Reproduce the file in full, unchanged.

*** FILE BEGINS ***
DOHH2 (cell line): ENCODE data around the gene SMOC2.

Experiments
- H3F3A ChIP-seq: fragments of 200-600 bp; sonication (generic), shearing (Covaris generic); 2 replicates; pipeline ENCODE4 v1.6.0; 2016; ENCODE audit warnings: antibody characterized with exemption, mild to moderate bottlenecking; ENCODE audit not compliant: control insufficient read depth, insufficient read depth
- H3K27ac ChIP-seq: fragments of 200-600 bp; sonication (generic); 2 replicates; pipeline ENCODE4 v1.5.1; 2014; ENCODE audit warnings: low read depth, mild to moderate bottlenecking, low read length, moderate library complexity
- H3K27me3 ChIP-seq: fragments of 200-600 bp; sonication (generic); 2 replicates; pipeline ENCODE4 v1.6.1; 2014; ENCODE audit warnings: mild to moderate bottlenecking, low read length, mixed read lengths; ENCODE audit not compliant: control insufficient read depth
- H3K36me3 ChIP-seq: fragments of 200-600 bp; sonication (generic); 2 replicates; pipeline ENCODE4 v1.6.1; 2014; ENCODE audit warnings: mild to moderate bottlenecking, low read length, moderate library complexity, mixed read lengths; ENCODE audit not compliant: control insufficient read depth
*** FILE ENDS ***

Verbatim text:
DOHH2 (cell line): ENCODE data around the gene SMOC2.

Experiments
- H3F3A ChIP-seq: fragments of 200-600 bp; sonication (generic), shearing (Covaris generic); 2 replicates; pipeline ENCODE4 v1.6.0; 2016; ENCODE audit warnings: antibody characterized with exemption, mild to moderate bottlenecking; ENCODE audit not compliant: control insufficient read depth, insufficient read depth
- H3K27ac ChIP-seq: fragments of 200-600 bp; sonication (generic); 2 replicates; pipeline ENCODE4 v1.5.1; 2014; ENCODE audit warnings: low read depth, mild to moderate bottlenecking, low read length, moderate library complexity
- H3K27me3 ChIP-seq: fragments of 200-600 bp; sonication (generic); 2 replicates; pipeline ENCODE4 v1.6.1; 2014; ENCODE audit warnings: mild to moderate bottlenecking, low read length, mixed read lengths; ENCODE audit not compliant: control insufficient read depth
- H3K36me3 ChIP-seq: fragments of 200-600 bp; sonication (generic); 2 replicates; pipeline ENCODE4 v1.6.1; 2014; ENCODE audit warnings: mild to moderate bottlenecking, low read length, moderate library complexity, mixed read lengths; ENCODE audit not compliant: control insufficient read depth